Hard 'Brexit' more likely after big win for Theresa May

A triumphant Theresa May is on course to trigger Article 50 by her target of early March, after the Bill cleared the Commons with no changes - making a 'hard Brexit' ever more likely.

MPs again gave their overwhelming backing to the Prime Minister to start withdrawal talks on her terms - by 494 votes to 122 - on the final Commons reading of the landmark legislation.

Crucially, they rejected no fewer than nine attempted amendments, including one to guarantee the future rights of EU nationals, which means a 'clean' Bill will go to the upper chamber.

Delighted Brexit supporters believe that will make it harder for the unelected Lords - despite a strong Remain majority - to amend the Bill, because of a reluctance to take on elected MPs.

A Government source immediately warned peers: "The Lords will face an overwhelming public call to be abolished if they now try and frustrate this Bill. They must get on and deliver the will of the British people."

The Bill is now expected to be given Royal Assent on March 7 - allowing the Prime Minister to formally notify the EU that she is invoking Article 50 at an EU summit later that week.

Pro-Europe MPs loudly hummed 'Ode to Joy', the EU anthem, as the final historic votes were cast, until the Deputy Speaker told them to be quiet.

Just minutes earlier, Clive Lewis, Labour's Shadow Business Secretary, announced he was quitting the Shadow Cabinet in order to vote against Article 50, but Diane Abbott, the Shadow Home Secretary, backed it.

Infamously, Ms Abbott missed last week's vote with a "migraine", but obeyed Jeremy Corbyn's three-line whip to vote for the Bill this time round.

A London MP with a huge pro-Remain constituency, she said: "I don't believe we've given a blank cheque. We're going to be holding them to account on the floor of the House."

The Labour revolt against Article 50 was larger than at last week's second reading of the Bill, with 52 MPs defying their leader - five more than a week earlier.

The rebels included Mr Lewis, who became the fourth Shadow Cabinet member to walk out as Brexit continued to tear Labour apart.

In a statement, he said: "When I became the MP for Norwich South, I promised my constituents I would be 'Norwich's voice in Westminster, not Westminster's voice in Norwich'.

"I therefore cannot, in all good conscience, vote for something I believe will ultimately harm the city I have the honour to represent, love and call home."

But a delighted David Davis, the Brexit Secretary, said: "We've seen a historic vote tonight - a big majority for getting on with negotiating our exit from the EU and a strong, new partnership with its member states.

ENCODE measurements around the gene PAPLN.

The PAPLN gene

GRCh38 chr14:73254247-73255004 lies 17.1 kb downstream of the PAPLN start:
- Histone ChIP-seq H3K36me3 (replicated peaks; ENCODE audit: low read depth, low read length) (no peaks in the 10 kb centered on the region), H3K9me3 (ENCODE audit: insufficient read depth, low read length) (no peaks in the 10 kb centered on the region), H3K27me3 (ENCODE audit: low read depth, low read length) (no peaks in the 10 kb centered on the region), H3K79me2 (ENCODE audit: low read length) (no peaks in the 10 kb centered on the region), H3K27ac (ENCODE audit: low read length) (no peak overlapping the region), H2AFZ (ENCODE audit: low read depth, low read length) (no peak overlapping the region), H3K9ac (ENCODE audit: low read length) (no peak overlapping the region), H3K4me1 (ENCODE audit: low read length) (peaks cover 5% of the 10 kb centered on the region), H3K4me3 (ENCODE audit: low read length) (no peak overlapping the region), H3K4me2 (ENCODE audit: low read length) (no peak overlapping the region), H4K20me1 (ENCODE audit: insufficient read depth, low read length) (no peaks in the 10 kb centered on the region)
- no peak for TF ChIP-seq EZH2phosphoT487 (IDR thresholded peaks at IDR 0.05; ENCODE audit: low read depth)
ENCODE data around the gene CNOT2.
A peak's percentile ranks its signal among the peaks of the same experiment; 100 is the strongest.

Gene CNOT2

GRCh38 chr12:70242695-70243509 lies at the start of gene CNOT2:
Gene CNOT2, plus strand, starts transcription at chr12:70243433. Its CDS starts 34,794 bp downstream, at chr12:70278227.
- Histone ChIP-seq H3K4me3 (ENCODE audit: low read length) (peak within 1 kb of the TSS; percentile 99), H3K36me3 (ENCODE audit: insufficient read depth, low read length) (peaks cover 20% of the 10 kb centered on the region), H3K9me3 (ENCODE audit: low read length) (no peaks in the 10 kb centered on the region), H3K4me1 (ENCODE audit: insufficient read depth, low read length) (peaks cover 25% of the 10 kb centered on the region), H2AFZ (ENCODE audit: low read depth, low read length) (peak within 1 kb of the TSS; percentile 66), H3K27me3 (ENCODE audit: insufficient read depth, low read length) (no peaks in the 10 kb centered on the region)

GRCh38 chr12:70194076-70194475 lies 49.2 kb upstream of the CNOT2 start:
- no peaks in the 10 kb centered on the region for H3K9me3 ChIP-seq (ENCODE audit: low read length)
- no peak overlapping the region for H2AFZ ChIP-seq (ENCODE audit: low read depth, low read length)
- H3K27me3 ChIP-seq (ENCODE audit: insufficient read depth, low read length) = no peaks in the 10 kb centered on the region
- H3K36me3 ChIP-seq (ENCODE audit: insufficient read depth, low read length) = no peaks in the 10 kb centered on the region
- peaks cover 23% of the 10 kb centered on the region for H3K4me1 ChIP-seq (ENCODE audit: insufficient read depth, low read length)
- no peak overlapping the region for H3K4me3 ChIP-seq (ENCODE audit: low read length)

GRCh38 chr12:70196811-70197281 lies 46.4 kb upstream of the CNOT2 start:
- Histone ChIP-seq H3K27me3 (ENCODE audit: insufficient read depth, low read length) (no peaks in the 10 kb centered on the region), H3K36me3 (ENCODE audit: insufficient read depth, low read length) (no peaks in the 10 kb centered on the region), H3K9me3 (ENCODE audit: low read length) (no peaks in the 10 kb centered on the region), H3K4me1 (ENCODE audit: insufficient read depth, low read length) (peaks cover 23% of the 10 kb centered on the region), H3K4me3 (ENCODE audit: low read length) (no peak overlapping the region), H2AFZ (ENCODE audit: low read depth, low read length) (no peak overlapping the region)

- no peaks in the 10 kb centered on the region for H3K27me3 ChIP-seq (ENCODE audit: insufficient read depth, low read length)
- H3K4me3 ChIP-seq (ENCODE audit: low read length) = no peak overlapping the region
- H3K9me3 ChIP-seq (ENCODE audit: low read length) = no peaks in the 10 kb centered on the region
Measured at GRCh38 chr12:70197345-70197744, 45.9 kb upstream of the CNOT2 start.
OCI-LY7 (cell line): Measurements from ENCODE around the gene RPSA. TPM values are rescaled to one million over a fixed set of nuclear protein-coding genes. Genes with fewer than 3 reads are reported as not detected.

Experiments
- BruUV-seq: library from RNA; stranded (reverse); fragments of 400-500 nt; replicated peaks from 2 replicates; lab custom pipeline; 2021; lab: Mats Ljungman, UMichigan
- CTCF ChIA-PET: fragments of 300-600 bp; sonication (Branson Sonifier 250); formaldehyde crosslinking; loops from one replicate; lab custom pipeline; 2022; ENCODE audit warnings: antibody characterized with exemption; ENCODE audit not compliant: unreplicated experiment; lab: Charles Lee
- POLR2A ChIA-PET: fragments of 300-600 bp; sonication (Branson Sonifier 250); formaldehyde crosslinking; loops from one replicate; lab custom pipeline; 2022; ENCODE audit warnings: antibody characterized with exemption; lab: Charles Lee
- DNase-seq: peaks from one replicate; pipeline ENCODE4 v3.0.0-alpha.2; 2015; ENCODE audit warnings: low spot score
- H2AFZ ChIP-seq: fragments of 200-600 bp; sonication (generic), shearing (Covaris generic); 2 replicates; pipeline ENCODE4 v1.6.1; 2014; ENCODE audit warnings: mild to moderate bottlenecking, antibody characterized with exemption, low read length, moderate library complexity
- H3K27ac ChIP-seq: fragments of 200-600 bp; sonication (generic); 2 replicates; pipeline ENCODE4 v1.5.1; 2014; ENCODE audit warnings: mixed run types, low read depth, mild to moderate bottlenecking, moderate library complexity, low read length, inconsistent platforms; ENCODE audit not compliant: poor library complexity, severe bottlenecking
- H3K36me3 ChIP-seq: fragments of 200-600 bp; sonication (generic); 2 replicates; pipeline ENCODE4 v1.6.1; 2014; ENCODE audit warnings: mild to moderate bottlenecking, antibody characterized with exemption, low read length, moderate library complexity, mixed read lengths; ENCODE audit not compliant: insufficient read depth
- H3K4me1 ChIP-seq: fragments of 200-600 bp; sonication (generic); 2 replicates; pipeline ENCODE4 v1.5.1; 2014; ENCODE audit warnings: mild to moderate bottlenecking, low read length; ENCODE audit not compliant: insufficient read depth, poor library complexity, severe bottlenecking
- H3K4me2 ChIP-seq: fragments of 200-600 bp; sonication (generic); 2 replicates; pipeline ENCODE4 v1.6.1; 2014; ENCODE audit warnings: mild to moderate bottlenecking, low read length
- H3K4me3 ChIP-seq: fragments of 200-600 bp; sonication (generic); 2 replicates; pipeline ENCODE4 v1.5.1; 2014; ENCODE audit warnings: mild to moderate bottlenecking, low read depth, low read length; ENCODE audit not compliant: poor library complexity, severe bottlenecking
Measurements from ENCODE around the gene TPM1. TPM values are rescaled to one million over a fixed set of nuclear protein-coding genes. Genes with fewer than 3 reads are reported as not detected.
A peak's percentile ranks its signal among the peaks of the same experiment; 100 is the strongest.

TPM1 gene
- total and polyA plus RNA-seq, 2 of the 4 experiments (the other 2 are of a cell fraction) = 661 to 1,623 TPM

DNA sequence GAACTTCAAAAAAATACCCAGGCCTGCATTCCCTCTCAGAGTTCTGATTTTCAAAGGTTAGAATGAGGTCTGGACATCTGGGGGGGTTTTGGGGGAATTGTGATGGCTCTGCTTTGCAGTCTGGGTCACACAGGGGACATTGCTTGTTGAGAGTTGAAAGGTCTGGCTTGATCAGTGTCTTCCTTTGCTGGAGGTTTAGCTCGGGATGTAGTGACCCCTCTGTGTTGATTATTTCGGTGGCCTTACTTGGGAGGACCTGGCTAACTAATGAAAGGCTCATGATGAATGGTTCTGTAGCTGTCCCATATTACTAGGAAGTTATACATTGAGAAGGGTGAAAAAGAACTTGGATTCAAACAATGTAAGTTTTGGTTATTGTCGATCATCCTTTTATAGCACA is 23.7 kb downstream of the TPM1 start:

"The decision on EU membership has been made by the people we serve. It is now time for everyone, whichever way they voted in the Referendum, to unite to make a success of the important task at hand for our country."

Earlier, MPs threw out an attempted amendment to immediately "protect the residence rights" of 3m EU citizens in the UK, facing huge uncertainty over their future.

Some Tory MPs had threatened a rebellion, urging Ms May to act without waiting for other EU countries to protect the rights of 1.2m British citizens in their countries.

But the revolt fizzled out after Amber Rudd, the Home Secretary, insisted the decision would be in MPs' hands and that "nothing would change" without their consent.

Leading pro-Brexit MPs who claimed the NHS would receive an extra £350m-a-week after Brexit were condemned for voting against an amendment demanding an analysis of the impact on the NHS.

Current and former Cabinet ministers Michael Gove, Boris Johnson and Priti Patel all campaigned on the alleged spending bonanza for the health service - some alongside a battlebus promising voters the extra £350m.

And a Liberal Democrat amendment demanding a further referendum on the final Brexit deal before withdrawal can take place was easily defeated, by 340 votes to 33.

A furious Tim Farron, the Lib Dem leader, said the Conservatives had been handed a 'blank cheque' for a hard Brexit - "an option that was never on the ballot paper last June".

He added: "This was the very moment that the country needed a bold and competent opposition. It also needed Conservative MPs who would put their country before their party. It didn't get either."

Mr Corbyn is not expected to start filling in the four vacancies in his Shadow Cabinet for several days - and no decision has been taken about disciplining 13 other frontbench rebels.

Ms May was forced to draw up the Bill after the Supreme Court ruled that Parliament must give its consent to triggering Article 50, but it proved far from the major hindrance she appeared to fear.

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